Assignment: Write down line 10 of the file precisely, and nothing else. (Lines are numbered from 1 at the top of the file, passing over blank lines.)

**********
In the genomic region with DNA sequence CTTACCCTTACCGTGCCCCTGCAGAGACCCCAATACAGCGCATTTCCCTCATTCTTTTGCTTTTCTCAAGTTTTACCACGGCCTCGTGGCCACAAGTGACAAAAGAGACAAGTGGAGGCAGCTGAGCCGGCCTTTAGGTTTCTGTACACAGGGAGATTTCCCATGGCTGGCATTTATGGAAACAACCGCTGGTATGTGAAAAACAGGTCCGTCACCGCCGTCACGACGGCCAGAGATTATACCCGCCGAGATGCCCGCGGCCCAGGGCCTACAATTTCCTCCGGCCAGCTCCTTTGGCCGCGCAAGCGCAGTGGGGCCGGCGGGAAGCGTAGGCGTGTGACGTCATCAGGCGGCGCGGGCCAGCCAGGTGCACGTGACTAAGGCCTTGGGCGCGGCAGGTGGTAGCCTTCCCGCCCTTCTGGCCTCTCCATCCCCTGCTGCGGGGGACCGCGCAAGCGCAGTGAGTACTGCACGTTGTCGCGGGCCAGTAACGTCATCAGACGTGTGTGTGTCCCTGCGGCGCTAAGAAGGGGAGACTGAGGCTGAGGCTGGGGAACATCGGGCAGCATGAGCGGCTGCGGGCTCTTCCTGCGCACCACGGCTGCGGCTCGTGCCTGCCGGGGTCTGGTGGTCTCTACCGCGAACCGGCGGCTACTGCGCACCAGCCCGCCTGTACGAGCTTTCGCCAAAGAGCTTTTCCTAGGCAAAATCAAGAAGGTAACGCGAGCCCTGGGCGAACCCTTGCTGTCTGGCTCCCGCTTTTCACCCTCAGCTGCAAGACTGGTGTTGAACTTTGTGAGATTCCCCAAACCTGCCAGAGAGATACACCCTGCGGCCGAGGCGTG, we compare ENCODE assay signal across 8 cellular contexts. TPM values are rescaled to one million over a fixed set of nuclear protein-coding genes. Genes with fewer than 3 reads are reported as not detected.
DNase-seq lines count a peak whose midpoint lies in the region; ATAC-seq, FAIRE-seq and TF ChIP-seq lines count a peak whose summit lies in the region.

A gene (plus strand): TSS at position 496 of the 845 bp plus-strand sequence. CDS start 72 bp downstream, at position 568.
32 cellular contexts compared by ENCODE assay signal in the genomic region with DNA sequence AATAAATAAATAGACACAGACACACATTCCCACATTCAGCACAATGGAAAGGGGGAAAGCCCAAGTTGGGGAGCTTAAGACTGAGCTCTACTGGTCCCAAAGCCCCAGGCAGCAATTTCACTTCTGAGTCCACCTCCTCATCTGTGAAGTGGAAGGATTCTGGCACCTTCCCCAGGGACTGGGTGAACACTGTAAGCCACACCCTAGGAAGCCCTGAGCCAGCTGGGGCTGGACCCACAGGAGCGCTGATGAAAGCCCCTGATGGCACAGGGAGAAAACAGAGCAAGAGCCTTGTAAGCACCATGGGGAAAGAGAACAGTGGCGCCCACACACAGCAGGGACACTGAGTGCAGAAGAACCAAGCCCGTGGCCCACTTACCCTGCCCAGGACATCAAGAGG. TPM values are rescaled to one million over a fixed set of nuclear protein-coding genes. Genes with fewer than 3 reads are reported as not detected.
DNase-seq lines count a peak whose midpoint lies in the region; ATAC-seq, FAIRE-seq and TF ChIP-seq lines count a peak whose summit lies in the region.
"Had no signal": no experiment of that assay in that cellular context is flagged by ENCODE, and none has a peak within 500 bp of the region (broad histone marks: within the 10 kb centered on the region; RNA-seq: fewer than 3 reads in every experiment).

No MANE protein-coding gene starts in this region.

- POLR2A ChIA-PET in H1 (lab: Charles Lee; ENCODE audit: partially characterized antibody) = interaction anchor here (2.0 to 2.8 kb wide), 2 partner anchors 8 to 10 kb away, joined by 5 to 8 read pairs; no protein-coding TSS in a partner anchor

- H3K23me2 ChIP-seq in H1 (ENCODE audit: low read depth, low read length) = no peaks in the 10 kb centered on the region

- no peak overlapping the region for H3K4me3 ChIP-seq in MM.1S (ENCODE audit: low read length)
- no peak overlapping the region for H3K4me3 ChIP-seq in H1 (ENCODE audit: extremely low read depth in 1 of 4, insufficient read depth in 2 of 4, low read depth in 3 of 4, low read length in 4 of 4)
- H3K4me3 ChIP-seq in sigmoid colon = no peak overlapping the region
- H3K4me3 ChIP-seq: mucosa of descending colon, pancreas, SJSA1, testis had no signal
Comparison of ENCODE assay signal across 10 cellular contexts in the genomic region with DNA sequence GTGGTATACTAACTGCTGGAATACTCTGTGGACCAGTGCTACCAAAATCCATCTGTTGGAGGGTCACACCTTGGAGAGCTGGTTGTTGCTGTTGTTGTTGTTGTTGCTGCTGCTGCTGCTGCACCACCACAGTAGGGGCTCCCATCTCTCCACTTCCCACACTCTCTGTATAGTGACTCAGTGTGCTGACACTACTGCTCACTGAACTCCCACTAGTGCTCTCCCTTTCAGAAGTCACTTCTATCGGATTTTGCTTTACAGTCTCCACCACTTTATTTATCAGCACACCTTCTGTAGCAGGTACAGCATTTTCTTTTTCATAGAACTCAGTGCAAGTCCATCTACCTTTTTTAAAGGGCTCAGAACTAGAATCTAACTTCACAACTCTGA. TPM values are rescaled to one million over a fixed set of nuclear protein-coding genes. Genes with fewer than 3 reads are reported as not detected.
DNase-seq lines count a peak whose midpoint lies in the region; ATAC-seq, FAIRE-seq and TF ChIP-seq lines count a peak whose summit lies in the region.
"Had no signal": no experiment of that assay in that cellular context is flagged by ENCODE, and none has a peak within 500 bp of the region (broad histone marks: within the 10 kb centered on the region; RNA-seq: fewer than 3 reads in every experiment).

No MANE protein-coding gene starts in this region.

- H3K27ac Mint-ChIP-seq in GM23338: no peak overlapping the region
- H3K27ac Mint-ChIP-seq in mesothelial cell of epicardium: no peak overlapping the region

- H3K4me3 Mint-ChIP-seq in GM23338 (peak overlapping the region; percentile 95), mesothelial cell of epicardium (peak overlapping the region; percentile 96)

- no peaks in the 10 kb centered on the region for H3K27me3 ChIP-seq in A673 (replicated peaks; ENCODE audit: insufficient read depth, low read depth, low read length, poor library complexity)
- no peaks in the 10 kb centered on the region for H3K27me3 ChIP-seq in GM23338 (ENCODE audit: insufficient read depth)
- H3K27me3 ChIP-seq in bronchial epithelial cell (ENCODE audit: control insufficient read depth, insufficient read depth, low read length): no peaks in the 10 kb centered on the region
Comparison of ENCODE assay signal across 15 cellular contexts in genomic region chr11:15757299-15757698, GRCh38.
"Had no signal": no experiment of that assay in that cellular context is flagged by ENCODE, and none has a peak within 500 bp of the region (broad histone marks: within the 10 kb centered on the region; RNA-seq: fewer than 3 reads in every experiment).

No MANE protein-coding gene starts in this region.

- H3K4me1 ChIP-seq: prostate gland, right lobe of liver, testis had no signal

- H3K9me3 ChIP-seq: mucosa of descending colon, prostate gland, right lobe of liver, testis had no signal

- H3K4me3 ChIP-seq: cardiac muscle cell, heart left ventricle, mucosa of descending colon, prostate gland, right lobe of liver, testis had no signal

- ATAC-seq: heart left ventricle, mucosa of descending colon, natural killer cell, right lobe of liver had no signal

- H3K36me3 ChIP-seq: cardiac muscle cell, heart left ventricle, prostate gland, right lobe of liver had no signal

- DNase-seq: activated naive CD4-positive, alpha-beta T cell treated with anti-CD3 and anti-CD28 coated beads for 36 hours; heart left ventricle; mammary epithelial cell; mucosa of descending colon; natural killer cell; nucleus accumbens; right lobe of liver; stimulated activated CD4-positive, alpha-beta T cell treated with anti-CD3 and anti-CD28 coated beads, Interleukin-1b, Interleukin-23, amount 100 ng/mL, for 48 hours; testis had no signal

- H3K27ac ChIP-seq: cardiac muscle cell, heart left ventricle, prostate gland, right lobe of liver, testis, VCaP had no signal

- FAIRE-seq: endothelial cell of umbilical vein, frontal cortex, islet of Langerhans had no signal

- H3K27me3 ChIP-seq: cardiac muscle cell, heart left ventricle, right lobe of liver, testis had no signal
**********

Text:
- no peak overlapping the region for H3K4me3 ChIP-seq in MM.1S (ENCODE audit: low read length)